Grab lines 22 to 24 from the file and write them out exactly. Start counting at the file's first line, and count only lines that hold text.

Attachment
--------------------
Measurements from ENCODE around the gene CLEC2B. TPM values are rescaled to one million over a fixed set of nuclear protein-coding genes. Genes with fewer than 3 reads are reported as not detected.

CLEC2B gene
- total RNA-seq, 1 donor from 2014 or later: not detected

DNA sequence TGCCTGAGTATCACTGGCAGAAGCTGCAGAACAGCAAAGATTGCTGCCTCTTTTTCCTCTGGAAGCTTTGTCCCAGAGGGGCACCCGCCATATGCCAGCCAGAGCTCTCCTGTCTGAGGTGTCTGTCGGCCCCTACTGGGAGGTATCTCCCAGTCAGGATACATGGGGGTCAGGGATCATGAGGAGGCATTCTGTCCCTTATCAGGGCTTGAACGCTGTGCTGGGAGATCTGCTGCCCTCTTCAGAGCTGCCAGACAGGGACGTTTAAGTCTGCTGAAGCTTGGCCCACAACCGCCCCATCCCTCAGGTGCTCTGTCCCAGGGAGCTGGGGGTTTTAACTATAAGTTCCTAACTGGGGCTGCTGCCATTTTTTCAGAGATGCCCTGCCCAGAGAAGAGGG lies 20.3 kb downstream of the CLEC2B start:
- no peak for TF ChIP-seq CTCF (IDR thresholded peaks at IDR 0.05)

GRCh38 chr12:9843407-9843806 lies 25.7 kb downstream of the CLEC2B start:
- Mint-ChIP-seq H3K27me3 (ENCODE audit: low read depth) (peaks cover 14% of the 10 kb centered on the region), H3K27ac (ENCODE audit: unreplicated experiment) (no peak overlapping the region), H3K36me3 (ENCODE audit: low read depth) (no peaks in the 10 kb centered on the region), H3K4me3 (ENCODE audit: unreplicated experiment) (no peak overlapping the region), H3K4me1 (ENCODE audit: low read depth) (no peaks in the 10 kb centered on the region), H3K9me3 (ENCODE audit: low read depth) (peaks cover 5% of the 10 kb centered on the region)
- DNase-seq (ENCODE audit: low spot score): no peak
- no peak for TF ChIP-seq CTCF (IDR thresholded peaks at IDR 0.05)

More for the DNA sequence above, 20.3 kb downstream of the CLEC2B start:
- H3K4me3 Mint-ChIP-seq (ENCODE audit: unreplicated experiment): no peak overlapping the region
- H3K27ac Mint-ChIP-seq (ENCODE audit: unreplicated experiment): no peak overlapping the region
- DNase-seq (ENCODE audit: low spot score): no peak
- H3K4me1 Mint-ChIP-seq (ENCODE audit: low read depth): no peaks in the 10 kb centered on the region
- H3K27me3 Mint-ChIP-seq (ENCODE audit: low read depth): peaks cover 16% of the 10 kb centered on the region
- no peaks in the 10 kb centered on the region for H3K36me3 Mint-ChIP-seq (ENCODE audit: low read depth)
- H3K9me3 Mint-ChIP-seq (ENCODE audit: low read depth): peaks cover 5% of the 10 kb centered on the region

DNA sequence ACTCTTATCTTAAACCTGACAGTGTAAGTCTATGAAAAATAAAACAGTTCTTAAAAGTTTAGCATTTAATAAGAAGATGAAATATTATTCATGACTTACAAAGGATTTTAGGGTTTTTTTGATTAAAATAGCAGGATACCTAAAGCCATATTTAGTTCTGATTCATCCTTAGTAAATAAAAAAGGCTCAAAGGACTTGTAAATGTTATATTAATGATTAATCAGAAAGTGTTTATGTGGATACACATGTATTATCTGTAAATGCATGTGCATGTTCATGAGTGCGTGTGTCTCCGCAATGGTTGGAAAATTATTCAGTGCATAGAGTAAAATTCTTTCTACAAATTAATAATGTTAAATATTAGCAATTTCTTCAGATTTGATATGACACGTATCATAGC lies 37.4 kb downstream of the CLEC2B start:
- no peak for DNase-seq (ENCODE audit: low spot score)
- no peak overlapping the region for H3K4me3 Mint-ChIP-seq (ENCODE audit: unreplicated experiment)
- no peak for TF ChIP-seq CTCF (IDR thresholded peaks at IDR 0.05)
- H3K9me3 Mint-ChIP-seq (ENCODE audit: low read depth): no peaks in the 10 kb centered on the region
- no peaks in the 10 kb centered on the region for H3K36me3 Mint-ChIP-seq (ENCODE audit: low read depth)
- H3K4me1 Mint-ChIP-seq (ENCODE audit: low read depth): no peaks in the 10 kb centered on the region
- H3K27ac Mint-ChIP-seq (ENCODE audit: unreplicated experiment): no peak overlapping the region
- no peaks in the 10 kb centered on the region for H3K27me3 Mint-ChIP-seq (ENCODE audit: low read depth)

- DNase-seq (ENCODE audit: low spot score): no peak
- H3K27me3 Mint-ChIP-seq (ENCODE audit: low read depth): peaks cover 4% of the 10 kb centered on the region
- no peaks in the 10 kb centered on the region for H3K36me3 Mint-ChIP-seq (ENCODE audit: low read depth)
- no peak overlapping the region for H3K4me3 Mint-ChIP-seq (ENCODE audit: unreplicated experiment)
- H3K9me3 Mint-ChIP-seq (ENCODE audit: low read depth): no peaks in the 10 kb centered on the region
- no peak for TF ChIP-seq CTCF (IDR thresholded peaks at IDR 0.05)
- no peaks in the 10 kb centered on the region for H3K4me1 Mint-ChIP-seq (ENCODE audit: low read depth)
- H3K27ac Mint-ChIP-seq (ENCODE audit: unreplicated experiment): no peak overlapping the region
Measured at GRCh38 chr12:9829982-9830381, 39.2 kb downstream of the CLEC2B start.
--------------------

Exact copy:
- H3K9me3 Mint-ChIP-seq (ENCODE audit: low read depth): no peaks in the 10 kb centered on the region
- no peaks in the 10 kb centered on the region for H3K36me3 Mint-ChIP-seq (ENCODE audit: low read depth)
- H3K4me1 Mint-ChIP-seq (ENCODE audit: low read depth): no peaks in the 10 kb centered on the region